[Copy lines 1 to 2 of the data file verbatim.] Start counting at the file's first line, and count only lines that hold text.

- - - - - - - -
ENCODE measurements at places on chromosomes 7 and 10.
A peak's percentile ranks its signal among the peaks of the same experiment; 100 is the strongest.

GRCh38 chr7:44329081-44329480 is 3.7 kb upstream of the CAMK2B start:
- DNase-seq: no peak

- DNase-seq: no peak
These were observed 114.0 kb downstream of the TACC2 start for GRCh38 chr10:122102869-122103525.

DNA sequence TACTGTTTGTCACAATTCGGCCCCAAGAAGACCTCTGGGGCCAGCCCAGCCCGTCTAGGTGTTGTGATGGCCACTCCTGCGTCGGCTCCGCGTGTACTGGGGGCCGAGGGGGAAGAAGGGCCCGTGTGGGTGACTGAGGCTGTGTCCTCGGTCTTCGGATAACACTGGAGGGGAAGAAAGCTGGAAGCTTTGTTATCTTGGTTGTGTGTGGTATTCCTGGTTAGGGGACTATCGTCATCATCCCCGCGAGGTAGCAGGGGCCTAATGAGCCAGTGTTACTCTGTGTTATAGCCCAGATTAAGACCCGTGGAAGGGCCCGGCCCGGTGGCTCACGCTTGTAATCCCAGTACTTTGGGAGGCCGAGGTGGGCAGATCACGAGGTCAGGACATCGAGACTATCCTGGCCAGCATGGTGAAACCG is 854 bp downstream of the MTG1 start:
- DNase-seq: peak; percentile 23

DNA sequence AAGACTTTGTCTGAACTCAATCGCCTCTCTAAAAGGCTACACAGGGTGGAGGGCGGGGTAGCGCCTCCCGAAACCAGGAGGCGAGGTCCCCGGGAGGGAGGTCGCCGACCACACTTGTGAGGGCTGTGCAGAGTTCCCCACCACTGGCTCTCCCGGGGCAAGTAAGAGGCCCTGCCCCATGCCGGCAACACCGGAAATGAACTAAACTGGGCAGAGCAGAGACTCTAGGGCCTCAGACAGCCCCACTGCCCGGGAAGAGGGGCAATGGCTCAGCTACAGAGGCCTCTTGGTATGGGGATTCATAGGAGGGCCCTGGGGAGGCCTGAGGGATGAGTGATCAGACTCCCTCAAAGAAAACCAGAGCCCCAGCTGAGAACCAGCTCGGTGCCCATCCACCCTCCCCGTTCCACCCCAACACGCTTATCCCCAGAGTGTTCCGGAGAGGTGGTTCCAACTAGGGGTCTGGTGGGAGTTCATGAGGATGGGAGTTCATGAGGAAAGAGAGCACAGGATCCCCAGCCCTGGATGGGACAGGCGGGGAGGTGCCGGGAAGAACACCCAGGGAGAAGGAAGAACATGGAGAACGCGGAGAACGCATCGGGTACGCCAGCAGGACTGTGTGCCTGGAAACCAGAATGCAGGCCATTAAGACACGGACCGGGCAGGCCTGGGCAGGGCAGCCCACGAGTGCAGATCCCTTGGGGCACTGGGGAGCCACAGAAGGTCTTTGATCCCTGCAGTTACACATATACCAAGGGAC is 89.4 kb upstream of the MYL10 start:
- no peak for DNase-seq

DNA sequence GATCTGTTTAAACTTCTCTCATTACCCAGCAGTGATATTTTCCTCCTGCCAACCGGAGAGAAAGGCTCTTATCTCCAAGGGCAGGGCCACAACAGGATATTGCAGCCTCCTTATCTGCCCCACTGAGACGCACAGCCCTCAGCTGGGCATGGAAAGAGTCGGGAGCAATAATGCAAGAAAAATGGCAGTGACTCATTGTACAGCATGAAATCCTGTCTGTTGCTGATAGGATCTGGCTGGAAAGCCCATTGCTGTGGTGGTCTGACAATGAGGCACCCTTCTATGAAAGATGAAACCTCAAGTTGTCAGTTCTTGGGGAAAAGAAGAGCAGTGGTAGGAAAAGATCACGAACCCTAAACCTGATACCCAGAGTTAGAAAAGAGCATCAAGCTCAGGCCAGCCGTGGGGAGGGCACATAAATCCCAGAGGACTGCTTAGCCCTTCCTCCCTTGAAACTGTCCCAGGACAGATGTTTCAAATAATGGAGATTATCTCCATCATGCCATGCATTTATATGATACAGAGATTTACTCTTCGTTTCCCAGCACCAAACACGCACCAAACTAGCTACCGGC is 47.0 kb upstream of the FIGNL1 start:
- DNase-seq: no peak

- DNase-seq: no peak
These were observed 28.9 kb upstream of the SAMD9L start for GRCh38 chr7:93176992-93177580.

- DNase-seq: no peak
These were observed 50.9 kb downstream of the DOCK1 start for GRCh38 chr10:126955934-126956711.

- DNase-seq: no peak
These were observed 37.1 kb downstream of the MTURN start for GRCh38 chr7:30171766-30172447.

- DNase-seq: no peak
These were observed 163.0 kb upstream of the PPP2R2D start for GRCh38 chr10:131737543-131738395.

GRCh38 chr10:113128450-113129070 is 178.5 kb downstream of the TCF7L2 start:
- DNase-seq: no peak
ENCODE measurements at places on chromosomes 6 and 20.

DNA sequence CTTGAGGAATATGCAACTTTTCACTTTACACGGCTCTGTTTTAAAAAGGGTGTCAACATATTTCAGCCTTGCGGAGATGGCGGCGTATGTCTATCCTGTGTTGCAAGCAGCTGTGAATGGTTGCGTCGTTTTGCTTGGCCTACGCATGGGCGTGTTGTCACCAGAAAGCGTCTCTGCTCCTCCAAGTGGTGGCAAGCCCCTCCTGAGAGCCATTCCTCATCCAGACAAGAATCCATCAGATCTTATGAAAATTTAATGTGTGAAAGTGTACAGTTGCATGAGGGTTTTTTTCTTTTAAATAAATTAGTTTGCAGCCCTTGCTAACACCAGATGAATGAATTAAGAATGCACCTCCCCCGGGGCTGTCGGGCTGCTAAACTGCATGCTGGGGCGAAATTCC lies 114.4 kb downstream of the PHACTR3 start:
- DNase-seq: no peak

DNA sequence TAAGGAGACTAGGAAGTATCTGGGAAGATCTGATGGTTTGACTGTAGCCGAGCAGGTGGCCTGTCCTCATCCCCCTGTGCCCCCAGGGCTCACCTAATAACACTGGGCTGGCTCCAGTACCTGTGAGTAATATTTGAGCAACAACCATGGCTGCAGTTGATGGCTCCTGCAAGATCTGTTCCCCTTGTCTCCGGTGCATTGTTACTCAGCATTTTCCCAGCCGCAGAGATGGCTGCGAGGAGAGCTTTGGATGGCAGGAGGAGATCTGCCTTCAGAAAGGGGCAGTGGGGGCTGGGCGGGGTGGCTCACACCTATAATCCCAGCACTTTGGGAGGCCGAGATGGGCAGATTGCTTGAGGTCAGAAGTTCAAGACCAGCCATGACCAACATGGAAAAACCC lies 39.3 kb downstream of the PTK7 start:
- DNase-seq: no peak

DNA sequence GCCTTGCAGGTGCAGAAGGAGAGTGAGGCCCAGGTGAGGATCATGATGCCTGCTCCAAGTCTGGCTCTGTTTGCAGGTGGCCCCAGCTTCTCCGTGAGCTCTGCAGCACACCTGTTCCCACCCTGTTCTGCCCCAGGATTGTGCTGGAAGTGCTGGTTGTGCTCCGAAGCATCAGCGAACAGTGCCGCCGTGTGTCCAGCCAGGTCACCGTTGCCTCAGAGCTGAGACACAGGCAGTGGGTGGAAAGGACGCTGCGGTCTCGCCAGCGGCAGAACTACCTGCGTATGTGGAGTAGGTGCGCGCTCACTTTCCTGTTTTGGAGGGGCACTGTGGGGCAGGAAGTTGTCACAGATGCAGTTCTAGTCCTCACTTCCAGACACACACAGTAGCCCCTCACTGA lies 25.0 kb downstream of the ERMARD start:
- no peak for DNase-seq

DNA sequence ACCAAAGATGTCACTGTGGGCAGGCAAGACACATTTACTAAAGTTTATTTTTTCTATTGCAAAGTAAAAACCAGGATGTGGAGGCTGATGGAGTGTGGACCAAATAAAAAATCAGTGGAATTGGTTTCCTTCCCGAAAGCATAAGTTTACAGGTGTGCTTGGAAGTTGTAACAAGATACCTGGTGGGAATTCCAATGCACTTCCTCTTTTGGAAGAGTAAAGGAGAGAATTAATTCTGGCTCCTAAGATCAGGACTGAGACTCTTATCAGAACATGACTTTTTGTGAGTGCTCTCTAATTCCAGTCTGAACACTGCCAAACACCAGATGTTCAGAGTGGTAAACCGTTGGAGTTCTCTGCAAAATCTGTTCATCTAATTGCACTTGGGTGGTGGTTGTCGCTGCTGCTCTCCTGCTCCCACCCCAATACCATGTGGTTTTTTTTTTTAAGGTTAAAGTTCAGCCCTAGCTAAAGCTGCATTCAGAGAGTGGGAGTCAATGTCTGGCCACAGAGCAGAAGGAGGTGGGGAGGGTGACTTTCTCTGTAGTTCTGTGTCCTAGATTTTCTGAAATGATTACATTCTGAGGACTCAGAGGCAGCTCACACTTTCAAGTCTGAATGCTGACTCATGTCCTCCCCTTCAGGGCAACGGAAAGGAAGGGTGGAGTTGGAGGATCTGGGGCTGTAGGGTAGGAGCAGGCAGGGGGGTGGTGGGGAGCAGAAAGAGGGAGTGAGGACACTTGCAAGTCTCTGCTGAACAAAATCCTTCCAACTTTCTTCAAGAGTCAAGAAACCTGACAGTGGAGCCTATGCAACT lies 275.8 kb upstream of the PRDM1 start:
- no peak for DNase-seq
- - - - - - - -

ENCODE measurements at places on chromosomes 7 and 10.
A peak's percentile ranks its signal among the peaks of the same experiment; 100 is the strongest.